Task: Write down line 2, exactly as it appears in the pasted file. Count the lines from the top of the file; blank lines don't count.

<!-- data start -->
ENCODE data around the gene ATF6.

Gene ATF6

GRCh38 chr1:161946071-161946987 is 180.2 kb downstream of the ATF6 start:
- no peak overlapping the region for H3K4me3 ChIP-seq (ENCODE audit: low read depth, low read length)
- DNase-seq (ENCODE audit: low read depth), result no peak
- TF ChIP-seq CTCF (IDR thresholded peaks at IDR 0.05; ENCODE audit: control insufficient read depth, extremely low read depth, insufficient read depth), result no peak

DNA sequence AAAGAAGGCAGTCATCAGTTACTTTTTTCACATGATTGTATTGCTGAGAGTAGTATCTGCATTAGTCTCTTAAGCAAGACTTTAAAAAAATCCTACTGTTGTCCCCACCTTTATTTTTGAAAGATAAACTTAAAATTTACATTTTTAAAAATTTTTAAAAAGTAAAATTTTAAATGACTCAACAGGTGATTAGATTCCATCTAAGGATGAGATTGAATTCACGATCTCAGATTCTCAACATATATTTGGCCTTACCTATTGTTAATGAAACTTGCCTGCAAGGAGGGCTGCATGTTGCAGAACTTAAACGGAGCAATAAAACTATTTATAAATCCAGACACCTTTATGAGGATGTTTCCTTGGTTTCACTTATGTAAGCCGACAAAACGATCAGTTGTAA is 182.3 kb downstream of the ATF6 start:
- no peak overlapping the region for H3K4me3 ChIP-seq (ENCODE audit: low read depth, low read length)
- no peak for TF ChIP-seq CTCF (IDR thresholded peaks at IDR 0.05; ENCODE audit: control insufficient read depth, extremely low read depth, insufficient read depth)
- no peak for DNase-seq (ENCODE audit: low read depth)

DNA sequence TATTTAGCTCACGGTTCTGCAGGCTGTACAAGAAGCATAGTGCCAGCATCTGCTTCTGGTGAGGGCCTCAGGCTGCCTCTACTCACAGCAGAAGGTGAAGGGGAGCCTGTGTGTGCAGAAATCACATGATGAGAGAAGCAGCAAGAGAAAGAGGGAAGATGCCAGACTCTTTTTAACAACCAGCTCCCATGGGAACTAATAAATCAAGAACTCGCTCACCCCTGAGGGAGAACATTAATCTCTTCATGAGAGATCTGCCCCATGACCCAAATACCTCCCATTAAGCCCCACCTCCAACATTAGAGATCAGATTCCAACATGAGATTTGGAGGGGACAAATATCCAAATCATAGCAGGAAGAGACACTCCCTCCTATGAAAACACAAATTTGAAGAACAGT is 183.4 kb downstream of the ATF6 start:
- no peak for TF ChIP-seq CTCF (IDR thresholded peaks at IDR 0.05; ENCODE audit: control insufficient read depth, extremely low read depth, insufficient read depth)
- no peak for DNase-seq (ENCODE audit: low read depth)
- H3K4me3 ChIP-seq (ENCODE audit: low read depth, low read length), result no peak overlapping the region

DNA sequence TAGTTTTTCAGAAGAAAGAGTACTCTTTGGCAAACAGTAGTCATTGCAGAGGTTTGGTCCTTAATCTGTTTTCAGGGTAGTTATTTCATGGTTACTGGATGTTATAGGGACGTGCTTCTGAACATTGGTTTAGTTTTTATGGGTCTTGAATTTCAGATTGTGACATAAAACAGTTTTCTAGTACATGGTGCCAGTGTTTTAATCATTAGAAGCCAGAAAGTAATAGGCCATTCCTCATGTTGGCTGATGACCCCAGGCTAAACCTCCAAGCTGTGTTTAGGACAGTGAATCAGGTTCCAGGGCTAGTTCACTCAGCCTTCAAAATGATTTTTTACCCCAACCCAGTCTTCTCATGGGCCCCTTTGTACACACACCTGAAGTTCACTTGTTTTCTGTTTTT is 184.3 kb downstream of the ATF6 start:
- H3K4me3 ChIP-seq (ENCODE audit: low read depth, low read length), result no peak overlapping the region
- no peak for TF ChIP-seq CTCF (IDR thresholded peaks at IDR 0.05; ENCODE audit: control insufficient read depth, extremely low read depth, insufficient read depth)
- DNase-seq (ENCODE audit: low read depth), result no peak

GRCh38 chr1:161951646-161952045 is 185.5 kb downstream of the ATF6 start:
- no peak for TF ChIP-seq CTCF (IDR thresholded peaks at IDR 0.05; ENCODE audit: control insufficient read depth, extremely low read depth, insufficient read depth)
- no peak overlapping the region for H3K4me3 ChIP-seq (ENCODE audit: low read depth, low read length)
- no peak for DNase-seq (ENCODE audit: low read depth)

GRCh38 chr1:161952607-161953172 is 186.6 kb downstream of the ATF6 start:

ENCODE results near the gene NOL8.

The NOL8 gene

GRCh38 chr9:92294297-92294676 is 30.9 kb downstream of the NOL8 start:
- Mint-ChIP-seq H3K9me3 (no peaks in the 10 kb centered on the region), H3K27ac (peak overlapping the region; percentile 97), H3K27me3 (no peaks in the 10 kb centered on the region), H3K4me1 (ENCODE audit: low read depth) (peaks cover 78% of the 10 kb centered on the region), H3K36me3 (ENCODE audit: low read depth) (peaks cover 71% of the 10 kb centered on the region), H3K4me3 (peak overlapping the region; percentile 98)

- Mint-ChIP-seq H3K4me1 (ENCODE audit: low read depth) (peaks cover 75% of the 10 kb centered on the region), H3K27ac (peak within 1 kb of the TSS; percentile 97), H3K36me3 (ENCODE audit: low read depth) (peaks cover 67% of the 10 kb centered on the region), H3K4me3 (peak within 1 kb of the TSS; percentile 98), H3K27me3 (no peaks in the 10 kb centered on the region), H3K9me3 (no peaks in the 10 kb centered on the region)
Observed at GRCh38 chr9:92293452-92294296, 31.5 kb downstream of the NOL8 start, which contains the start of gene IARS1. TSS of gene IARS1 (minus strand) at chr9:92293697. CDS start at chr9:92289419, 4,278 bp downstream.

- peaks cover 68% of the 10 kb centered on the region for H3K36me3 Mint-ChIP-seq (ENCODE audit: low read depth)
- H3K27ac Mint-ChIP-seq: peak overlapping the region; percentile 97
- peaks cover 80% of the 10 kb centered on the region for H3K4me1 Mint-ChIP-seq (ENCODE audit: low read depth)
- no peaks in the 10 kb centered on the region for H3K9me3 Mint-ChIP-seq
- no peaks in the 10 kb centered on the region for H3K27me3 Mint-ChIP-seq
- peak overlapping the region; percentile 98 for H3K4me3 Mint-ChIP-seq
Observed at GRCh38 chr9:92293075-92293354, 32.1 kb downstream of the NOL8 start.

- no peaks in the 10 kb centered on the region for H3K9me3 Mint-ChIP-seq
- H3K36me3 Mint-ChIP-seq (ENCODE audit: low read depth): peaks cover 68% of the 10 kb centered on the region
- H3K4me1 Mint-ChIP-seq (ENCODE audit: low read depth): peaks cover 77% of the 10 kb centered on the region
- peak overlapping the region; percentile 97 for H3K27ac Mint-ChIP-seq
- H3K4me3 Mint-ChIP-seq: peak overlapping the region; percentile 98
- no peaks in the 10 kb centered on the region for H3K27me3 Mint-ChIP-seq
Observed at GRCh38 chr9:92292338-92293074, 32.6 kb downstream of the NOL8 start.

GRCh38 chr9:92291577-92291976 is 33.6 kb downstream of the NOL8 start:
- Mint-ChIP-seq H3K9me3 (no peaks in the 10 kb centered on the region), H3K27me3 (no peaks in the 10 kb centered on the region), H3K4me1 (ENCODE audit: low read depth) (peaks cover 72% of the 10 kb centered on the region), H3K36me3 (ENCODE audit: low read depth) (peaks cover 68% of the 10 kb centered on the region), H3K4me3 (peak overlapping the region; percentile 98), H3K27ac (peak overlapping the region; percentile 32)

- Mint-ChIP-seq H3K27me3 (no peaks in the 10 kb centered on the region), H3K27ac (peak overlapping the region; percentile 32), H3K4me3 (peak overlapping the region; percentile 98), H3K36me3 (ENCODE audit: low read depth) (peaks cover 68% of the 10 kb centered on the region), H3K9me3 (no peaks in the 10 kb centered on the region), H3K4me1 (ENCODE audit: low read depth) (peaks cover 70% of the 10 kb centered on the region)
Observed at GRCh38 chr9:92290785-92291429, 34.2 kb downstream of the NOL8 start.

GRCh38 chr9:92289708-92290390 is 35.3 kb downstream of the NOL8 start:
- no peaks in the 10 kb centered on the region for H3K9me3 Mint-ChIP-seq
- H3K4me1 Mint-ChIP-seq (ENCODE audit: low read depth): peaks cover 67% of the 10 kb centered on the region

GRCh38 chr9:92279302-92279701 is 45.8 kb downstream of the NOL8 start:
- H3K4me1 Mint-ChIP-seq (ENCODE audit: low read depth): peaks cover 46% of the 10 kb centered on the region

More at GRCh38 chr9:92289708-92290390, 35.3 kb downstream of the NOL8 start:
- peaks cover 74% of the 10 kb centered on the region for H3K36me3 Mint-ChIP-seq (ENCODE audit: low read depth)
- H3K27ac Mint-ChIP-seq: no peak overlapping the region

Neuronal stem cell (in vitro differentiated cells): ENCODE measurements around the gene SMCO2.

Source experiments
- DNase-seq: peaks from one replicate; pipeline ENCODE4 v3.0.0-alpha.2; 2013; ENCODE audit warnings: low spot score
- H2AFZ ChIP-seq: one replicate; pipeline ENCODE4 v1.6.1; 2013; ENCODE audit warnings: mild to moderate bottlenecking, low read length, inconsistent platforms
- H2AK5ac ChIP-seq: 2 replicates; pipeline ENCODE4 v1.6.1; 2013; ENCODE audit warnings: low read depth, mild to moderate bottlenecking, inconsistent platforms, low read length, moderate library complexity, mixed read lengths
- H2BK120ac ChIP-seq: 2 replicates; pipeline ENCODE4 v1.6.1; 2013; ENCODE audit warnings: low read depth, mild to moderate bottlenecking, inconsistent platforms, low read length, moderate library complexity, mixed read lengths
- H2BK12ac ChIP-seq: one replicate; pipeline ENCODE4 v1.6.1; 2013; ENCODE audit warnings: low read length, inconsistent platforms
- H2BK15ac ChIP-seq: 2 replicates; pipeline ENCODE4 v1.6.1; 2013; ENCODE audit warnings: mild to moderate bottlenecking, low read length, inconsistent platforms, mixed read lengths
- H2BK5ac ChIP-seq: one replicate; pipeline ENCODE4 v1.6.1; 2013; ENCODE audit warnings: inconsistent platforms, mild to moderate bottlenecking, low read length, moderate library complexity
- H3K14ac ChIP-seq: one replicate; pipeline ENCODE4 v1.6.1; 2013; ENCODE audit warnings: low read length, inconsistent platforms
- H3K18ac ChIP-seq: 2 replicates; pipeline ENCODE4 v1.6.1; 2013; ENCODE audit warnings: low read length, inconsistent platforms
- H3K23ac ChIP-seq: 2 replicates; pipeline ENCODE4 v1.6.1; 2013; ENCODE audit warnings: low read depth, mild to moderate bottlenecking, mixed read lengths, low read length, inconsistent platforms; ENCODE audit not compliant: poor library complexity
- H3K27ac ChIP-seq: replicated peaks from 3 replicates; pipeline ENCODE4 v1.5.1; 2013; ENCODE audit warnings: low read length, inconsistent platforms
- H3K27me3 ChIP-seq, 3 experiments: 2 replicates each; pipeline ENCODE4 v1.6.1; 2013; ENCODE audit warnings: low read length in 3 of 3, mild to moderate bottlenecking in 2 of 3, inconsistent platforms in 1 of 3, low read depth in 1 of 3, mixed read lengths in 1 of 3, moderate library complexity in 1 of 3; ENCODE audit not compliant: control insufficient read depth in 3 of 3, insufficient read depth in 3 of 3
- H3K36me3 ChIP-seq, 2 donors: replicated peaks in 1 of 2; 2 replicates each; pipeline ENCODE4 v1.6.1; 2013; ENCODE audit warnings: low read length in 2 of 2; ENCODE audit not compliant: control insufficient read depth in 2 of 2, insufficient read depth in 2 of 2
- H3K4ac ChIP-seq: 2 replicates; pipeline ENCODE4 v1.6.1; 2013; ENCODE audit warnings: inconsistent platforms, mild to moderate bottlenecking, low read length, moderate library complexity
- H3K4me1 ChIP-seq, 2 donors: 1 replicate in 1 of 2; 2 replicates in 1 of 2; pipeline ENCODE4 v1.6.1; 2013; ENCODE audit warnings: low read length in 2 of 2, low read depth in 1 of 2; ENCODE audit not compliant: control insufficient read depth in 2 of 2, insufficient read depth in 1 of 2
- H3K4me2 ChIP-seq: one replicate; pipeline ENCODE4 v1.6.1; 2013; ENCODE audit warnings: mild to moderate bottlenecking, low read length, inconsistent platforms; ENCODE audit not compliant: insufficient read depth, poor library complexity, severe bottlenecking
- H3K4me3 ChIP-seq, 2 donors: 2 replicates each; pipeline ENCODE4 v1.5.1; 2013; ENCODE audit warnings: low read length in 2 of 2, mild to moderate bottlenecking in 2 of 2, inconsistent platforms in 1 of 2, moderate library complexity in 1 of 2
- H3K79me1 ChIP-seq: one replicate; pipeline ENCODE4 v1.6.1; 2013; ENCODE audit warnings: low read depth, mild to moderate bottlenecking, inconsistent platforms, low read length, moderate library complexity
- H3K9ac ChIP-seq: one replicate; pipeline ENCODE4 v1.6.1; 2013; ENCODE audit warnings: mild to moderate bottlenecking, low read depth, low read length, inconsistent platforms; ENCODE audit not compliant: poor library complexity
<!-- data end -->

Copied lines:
Gene ATF6